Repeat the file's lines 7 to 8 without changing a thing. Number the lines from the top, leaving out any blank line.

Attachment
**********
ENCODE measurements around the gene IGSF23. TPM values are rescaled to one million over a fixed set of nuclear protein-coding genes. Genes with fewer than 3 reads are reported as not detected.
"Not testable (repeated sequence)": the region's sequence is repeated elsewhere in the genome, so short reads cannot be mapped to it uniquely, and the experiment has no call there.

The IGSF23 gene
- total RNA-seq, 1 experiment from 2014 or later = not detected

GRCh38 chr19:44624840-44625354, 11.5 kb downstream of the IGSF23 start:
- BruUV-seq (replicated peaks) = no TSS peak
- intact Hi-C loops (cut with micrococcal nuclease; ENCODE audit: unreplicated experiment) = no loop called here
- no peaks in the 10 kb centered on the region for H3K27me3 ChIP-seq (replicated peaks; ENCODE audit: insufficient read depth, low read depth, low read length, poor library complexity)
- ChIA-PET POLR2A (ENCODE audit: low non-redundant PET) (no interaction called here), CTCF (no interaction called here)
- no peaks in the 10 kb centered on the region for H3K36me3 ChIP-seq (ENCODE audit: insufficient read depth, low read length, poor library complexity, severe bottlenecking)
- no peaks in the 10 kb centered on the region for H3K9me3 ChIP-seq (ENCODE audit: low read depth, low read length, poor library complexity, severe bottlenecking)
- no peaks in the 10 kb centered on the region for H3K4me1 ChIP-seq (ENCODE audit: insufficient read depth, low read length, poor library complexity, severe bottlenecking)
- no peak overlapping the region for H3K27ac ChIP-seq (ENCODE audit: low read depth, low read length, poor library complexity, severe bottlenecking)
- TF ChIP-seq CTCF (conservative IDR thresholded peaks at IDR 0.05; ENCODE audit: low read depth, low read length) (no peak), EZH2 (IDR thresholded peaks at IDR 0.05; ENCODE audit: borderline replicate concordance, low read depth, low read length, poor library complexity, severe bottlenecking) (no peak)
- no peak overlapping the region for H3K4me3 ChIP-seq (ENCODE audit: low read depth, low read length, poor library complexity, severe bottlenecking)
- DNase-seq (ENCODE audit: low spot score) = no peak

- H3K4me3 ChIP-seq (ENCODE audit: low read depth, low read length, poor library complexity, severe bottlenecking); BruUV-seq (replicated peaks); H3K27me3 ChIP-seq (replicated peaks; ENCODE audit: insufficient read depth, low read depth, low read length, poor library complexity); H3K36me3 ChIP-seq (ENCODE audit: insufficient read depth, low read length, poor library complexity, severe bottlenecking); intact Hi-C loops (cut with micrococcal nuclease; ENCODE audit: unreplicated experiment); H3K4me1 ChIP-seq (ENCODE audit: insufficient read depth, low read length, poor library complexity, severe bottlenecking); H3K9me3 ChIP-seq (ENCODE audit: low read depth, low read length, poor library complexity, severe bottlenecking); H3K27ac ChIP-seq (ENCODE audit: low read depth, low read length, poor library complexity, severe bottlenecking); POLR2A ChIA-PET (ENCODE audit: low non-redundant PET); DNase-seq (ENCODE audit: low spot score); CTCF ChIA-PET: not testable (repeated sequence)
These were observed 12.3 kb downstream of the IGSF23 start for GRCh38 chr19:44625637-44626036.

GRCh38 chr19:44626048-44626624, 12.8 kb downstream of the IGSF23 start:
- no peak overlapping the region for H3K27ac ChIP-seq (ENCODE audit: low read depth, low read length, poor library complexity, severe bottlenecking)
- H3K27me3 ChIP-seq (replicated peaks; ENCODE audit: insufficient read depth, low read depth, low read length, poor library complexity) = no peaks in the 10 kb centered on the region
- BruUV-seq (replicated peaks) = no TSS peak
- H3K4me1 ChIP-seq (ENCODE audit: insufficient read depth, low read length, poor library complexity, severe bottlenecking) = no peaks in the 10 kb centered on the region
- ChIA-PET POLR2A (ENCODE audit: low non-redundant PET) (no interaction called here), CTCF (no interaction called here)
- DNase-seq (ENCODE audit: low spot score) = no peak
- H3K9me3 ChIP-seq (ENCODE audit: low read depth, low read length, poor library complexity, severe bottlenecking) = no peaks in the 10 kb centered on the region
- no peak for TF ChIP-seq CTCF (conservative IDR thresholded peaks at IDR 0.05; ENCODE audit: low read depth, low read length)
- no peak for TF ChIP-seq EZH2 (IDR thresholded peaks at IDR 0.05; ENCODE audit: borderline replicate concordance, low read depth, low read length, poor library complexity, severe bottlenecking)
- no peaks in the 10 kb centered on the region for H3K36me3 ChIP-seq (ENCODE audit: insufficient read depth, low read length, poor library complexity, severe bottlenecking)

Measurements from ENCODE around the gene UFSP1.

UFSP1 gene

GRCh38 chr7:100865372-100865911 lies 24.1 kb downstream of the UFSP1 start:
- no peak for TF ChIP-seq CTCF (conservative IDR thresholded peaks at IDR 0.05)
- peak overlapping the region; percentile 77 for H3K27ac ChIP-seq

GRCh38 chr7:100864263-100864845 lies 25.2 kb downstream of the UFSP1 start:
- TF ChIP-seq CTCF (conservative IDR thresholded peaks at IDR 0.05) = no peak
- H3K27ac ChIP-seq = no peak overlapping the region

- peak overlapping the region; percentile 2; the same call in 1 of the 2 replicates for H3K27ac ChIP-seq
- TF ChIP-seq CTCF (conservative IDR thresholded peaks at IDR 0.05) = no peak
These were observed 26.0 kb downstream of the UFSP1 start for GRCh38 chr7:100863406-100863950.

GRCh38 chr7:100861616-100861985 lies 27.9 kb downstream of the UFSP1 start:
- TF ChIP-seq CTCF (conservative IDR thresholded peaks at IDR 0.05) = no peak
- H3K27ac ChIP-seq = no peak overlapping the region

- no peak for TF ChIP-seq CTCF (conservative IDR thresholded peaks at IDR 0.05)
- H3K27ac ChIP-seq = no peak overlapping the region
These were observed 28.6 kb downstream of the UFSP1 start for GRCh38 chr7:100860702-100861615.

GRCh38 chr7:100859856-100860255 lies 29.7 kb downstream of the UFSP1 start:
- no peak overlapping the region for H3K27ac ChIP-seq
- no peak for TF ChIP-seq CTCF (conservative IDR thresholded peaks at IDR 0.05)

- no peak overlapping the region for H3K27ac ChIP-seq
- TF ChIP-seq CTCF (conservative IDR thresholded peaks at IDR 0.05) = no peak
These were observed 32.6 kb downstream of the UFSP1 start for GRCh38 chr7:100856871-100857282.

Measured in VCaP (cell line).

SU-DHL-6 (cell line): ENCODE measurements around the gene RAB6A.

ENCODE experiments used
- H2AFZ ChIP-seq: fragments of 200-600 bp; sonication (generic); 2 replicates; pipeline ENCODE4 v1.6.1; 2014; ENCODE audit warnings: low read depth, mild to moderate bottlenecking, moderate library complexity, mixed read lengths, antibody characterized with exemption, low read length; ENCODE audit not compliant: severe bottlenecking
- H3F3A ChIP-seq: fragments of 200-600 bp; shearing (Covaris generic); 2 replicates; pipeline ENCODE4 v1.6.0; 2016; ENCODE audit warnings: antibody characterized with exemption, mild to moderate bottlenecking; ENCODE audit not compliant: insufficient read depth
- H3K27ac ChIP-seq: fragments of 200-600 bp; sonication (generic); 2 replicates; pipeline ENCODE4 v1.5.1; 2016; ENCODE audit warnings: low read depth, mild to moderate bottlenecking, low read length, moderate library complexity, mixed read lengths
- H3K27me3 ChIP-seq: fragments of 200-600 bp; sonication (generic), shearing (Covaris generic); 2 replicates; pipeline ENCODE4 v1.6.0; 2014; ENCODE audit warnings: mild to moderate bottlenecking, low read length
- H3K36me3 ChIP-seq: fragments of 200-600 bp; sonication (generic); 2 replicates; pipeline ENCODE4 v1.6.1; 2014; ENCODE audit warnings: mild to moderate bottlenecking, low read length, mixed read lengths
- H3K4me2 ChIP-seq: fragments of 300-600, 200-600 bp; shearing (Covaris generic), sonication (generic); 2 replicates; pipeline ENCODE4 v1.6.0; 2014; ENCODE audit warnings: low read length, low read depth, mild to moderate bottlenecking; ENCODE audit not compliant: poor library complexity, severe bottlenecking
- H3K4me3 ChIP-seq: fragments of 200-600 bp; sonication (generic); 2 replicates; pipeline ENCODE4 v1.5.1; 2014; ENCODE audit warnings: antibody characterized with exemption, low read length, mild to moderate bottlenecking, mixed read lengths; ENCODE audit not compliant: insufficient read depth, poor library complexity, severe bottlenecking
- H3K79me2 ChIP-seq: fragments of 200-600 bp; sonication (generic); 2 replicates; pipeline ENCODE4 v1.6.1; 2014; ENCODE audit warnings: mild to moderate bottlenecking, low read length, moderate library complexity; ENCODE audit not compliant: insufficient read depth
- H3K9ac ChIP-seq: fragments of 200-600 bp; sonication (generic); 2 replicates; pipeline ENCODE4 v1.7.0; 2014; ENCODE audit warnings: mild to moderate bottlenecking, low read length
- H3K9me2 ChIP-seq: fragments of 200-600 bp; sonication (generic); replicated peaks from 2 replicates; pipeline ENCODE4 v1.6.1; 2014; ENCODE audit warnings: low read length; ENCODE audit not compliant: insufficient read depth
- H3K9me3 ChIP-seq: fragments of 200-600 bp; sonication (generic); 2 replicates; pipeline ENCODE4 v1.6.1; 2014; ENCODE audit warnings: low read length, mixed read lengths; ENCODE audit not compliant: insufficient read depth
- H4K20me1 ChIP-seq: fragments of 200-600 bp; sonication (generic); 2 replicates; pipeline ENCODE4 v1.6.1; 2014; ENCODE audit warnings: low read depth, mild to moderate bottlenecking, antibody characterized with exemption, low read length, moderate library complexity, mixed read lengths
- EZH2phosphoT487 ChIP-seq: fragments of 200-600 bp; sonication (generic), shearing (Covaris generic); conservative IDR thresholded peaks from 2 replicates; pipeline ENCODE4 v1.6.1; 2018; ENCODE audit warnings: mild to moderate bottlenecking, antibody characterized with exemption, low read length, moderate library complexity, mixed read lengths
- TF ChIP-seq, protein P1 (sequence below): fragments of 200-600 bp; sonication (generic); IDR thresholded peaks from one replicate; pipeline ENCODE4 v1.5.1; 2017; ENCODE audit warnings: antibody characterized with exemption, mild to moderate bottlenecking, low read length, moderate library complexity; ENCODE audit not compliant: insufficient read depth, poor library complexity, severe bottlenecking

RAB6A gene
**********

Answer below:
- intact Hi-C loops (cut with micrococcal nuclease; ENCODE audit: unreplicated experiment) = no loop called here
- no peaks in the 10 kb centered on the region for H3K27me3 ChIP-seq (replicated peaks; ENCODE audit: insufficient read depth, low read depth, low read length, poor library complexity)